Other recent films include “The Divine Secrets of the Ya-Ya Sisterhood” (2003), “Atlantis: The Lost Empire” (2001) and “Space Cowboys” (2000). Concurrently he starred in the CBS drama “First Monday” (2003), the Hallmark Channel miniseries Mark Twain’s “Roughing It” (2002) and the 2000 Showtime telefilm “The Last Debate.”  He also co-starred in the four final episodes of “Chicago Hope.” 
 
The CBS telefilm “One Special Night”, which set a 1999 ratings record, reunited Garner with Julie Andrews, his co-star in the feature films “Victor/Victoria” and his personal favorite, “The Americanization of Emily.” The same year, Garner’s performance in the TNT telefilm “Legalese” brought his third Actor nomination. 
 
Among his roles in 1997 were HBO’s “Dead Silence” and the miniseries Larry McMurtry’s “Streets of Laredo”, the follow-up to “Lonesome Dove.” In 1996, he starred with Jack Lemmon in the Warner Bros. film “My Fellow Americans.” In 1994 he brought one of his unforgettable television characters to the big screen, co-starring with Mel Gibson and Jodie Foster in “Maverick.” 
 
Garner has been honored for outstanding performances throughout his career. An Oscar nominee for his title role in “Murphy’s Romance” (1985), he received Golden Globe Awards and Emmy nominations for the Hallmark Hall of Fame Presentation “Decoration Day” (1990) and for playing business tycoon F. Ross Johnson in the miniseries “Barbarians at the Gate.”
 
Other accolades include both Emmy and Golden Globe nominations for his touching performance in 1993-94’s highest rated telefilm, the Hallmark Hall of Fame Presentation “Breathing Lessons,” as well as for his roles in the Peabody Award-winning telefilms “Heartsounds” with Mary Tyler Moore (1984) and “Promise” with James Woods (1986). 
 
“Promise” won five Emmy Awards including one for Garner as executive producer.  In 1989, the Garner-Duchow-produced Hallmark Hall of Fame Presentation “My Name is Bill W.,” also starring Woods, received seven Emmy nominations including nods to Garner for best supporting actor and executive producer. 
 
In total, Garner has received one Academy Award nomination, 15 Emmy nominations with two wins, 13 Golden Globe nominations with four wins, two People’s Choice Awards and three Screen Actors Guild Award nominations. He also received a Clio Award for his Polaroid commercials.
 
Garner was born on April 7, 1928 in Norman, Oklahoma. His father, Weldon Bumgarner, was of European ancestry. His mother, Mildred, who was one-half Cherokee, died when Garner was five. He left home at 14, enlisted in the Merchant Marines at 16, and then followed his father to Los Angeles. After attending Hollywood High School he became Oklahoma’s first draftee of the Korean conflict. Injured twice, he was awarded a Purple Heart.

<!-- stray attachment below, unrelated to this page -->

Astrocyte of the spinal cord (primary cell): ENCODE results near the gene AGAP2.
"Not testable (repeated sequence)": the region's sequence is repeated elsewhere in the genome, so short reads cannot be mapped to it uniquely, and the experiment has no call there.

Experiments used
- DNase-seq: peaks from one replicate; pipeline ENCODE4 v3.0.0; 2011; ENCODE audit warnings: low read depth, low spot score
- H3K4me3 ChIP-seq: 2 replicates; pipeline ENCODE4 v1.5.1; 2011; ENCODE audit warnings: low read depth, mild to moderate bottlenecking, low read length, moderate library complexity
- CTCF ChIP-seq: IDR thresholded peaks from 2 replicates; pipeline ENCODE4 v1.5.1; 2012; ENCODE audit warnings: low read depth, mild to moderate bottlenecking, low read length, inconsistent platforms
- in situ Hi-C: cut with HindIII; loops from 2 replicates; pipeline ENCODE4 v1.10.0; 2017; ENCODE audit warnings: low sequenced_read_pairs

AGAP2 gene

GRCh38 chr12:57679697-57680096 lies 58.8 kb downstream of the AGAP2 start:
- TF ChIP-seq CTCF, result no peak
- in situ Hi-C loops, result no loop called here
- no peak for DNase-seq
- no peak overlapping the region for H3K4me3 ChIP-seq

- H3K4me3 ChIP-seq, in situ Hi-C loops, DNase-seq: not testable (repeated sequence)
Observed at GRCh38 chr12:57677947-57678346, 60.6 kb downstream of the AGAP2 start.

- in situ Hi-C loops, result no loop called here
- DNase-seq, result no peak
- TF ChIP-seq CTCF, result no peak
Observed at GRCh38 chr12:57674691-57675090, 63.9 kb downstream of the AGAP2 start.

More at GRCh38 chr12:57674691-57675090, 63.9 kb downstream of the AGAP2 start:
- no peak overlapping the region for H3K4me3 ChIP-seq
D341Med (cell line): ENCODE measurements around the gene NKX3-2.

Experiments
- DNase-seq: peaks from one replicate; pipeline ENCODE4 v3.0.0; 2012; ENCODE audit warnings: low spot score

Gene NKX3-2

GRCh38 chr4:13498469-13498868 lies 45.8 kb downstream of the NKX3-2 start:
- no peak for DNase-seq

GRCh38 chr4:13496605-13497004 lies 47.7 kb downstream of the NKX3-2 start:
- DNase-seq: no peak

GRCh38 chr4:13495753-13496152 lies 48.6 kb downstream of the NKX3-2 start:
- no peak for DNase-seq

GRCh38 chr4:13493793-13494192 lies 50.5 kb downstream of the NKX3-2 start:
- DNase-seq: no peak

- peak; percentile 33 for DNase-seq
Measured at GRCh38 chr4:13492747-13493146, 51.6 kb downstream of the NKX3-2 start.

After the war, a small part in a Broadway production of “The Caine Mutiny Court Martial” led to a contract with Warner Bros. He made his television debut with Clint Walker on “Cheyenne” and his feature film debut in “Toward the Unknown.” 
 
A noted performance as Marlon Brando’s friend in “Sayonara” led to the leading role in the immensely popular western television series, “Maverick”. Since then, he has starred in roughly 40 films, including “The Children’s Hour”; “The Great Escape”; “Grand Prix”; “Move Over, Darling” and “Support Your Local Sheriff.” 
 
Garner joined the board of Screen Actors Guild in 1960 while starring in Maverick and was welcomed to his first board meeting by then Guild President Ronald Reagan. During three terms on the board, Garner served on the union’s television negotiating committee and was twice elected 2nd vice president.
 
Garner is involved with many humanitarian and civic causes. He helped organize Martin Luther King’s march on Washington for Civil Rights in 1963, and visited the troops in Vietnam in 1967. He is a member of the National Support Committee of the Native American Rights Fund and strongly supports the National Museum of the American Indian. He supports the Lupus Research Institute and Save the Children. He has been involved with the “Save the Coast” movement to stop offshore drilling in California.
 
In 1986, Garner was inducted into the Oklahoma Hall of Fame. He was made Ambassador of Cultural Arts for the State of Oklahoma in November of 1989. He was inducted into the Cowboy Hall of Fame in Oklahoma City, Oklahoma in March 1990. 
 
In 1993, he received the Western Heritage Award for Lifetime Achievement in Film and Television from the Gene Autry Museum, and in 1995 he received an Honorary Doctor of Humane Letters degree at the University of Oklahoma. 
 
A gifted and ardent golfer, he serves on the National Advisory Board of the United States High School Golf Association and in 1990 won the Most Valuable Amateur trophy at the AT&T Golf Tournament. Also an auto-racing enthusiast, he has driven the pace car at the Indianapolis 500 on three occasions: 1975, 1977 and 1985.
 
Garner lives in Los Angeles with his wife, Lois. They have two daughters, Kim and Gigi.